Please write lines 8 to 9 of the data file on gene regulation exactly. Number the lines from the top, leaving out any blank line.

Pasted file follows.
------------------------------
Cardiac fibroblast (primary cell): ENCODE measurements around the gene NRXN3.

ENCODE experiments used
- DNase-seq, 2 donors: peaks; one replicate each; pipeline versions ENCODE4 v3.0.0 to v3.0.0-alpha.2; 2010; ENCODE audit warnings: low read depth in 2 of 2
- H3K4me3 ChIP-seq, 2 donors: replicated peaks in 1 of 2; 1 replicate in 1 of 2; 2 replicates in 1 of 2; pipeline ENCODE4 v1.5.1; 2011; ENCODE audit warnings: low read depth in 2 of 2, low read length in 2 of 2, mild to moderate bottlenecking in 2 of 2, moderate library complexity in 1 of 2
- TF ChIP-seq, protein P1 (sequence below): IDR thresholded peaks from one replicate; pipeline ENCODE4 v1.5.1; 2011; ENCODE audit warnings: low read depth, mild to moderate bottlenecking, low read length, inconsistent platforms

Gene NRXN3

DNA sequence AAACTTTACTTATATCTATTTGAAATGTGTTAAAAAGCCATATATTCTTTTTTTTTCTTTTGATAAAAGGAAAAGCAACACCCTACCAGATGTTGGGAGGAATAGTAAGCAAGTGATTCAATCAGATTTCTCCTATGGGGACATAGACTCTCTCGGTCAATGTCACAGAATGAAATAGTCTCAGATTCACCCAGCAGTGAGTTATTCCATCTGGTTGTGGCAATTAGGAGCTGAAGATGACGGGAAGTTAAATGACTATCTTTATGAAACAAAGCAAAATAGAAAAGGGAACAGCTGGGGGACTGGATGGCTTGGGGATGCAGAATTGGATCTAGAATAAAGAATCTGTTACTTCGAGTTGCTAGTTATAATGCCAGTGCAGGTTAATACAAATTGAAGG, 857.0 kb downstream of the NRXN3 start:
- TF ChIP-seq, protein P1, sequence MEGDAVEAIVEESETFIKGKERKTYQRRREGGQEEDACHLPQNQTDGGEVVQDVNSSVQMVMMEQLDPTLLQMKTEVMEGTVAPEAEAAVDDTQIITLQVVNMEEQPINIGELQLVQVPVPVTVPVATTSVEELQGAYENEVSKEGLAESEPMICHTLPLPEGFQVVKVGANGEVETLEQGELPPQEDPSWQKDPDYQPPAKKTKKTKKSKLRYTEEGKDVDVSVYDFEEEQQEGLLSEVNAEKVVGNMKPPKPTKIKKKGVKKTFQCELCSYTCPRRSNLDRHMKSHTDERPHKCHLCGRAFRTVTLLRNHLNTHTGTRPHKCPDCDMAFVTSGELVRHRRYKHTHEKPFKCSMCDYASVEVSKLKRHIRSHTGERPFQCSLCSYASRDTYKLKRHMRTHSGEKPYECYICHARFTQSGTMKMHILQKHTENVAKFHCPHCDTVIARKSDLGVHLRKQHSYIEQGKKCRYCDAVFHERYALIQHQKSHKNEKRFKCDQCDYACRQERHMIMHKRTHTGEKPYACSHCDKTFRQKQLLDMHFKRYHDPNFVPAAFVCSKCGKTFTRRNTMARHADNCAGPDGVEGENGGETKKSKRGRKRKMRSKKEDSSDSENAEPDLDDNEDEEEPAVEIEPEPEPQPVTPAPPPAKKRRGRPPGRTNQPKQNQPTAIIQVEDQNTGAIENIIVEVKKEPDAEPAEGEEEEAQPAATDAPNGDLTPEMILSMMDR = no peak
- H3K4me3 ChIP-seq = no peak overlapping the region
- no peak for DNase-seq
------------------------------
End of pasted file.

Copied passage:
- TF ChIP-seq, protein P1, sequence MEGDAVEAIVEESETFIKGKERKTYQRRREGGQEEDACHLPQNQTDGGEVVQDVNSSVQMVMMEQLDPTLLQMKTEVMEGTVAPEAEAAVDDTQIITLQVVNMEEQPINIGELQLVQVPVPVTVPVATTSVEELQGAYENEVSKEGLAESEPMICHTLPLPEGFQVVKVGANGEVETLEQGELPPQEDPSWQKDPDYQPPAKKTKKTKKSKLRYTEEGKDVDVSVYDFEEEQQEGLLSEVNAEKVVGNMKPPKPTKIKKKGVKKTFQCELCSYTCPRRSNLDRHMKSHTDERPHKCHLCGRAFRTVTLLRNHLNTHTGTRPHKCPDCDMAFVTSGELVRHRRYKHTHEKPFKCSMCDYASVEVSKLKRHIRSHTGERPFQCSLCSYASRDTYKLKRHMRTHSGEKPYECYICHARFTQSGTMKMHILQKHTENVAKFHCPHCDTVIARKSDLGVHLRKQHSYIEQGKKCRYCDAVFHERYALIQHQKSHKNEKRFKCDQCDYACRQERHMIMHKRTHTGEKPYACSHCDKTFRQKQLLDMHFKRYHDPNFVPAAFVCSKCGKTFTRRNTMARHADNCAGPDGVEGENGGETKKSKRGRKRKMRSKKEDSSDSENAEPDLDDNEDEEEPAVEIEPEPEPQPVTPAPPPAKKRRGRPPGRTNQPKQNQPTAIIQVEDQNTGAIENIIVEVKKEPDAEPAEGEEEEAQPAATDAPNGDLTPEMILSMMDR = no peak
- H3K4me3 ChIP-seq = no peak overlapping the region